Renata saw that one of our spruce trees by the pond has a budworm infection. It’s common. I can’t think of a year that one logger or another didn’t stop by the store to visit Dad, and share the arcane knowledge “Mac, you’ve got spruce budworms in your trees. Need to log ‘em.” Dad’s reply was always something on the order of “Poor little bugs got to have something to eat.” And he’d go on letting the trees grow and the bugs dine.
My lazy way of research is to type in the topic, along with the word “extension” and see what someone else has already done on the topic. In this case, I hit Idaho’s Extension Service, and that’s close enough (having driven across Montana many times, I know how much is grassland.) Randy Brooks is Idaho’s Extension Forester – so I’ll pretty much stick to his publication “ID18 Western Spruce Budworm.”
Here’s the moth form – which I’ve seen through the windows when I’ve left the porch light on.
And here’s the caterpillar, which has been chewing on the buds.
Now the Western Spruce Budworm has some wide-ranging tastes – Brooks describes it: “Western spruce budworm (WSB) is native insect and is the most widely distributed and destructive forest defoliator in western North America. Susceptible tree species include Douglas-fir, true firs and spruces. Larvae will also feed on pines and other conifers when insect populations reach outbreak levels. Buds, current year foliage, and developing cones are fed on voraciously. Larvae initially feed on new needles throughout late spring and early summer causing a red-halo appearance on outer portions of infested branches.”
In other words, we have a lot of host species, and, in Dad’s words “Poor little bugs got to have something to eat.” The reality is that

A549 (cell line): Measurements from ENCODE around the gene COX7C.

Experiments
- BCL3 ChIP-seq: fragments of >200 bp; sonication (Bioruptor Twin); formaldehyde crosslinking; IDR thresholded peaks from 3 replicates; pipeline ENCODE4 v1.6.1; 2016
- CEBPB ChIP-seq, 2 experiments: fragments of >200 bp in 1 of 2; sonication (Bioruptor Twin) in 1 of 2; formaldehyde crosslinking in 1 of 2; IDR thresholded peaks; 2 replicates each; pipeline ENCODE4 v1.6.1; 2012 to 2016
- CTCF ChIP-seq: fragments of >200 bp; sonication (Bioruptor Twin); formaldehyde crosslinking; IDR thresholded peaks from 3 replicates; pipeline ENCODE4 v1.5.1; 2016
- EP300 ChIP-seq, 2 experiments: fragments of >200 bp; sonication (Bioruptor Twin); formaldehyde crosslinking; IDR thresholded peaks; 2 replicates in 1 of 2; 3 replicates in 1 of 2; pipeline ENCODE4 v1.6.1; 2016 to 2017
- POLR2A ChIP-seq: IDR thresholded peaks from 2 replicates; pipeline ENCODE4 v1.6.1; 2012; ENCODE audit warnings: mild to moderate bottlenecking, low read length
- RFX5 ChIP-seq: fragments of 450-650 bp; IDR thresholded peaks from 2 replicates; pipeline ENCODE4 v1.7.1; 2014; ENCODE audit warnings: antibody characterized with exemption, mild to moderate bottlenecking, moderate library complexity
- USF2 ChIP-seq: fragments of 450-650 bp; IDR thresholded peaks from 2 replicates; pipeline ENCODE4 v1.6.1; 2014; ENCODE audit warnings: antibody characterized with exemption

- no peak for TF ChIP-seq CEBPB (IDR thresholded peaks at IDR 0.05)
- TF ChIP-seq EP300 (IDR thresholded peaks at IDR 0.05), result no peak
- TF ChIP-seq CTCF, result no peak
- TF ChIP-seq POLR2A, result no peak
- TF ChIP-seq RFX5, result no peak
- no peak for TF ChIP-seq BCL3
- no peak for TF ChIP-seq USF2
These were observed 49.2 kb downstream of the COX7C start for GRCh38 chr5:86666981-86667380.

Chemical control over large areas may not be economically feasible, but can be used to protect high value trees from defoliation and associated Western spruce budworm larvae. damage. The materials listed for chemical control in Idaho are carbaryl, cyfluthrin, and spinosad (several trade names). For proper application timing, always read and follow the recommendations on the label. Another management control option is Bacillus thuringiensis (BT), a microbial insecticide which is registered for use against WSB. BT is a naturally occurring, relatively host specific pathogen that affects only the larvae of moths and butterflies. It can be used in sensitive areas along streams, lakes, and rivers. Chemical or BT applications can be conducted from the ground or aerially for short term protection. Users should consult State or Federal Forest Health Specialists regarding formulations, dosage, and treatment timing.”
I suspect that the real challenge of combating spruce budworms around Trego is that it is hard to beat a winged pest that finds so much habitat acceptable. I could spray BT, year after year, but I think that the Spruce Budworms will eventually outlast me. Still, Brooks’ article is informative and a good read.